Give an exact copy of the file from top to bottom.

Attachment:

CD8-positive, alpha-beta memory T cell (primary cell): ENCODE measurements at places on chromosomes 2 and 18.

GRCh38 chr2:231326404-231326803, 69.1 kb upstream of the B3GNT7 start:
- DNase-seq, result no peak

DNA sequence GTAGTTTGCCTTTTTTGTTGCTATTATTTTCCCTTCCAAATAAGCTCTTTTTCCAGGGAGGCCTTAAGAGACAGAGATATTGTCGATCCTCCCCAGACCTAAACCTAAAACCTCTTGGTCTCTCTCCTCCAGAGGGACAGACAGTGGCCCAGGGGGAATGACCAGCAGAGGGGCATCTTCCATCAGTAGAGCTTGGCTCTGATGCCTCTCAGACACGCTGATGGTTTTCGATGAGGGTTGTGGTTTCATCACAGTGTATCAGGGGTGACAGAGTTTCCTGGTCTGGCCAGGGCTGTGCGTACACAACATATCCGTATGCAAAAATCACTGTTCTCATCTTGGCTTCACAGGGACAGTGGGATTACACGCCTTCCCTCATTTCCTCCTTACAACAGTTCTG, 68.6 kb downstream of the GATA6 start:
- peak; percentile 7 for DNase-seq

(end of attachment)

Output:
CD8-positive, alpha-beta memory T cell (primary cell): ENCODE measurements at places on chromosomes 2 and 18.

GRCh38 chr2:231326404-231326803, 69.1 kb upstream of the B3GNT7 start:
- DNase-seq, result no peak

DNA sequence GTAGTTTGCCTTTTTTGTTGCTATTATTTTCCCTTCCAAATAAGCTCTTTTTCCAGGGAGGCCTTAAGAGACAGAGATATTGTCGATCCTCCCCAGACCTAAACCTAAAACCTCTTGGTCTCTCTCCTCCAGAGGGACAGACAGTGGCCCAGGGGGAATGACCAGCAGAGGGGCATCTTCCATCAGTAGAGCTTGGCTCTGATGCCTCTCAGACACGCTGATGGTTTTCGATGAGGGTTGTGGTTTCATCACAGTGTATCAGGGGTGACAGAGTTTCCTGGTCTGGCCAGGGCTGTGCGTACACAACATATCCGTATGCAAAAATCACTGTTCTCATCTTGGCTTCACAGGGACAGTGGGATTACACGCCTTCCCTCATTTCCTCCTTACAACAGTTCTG, 68.6 kb downstream of the GATA6 start:
- peak; percentile 7 for DNase-seq